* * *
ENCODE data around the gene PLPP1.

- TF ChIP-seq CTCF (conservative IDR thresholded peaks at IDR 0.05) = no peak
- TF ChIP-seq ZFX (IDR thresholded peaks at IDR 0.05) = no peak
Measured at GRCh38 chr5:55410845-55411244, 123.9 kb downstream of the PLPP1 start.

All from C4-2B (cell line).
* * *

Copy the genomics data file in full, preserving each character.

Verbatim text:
ENCODE data around the gene PLPP1.

- TF ChIP-seq CTCF (conservative IDR thresholded peaks at IDR 0.05) = no peak
- TF ChIP-seq ZFX (IDR thresholded peaks at IDR 0.05) = no peak
Measured at GRCh38 chr5:55410845-55411244, 123.9 kb downstream of the PLPP1 start.

All from C4-2B (cell line).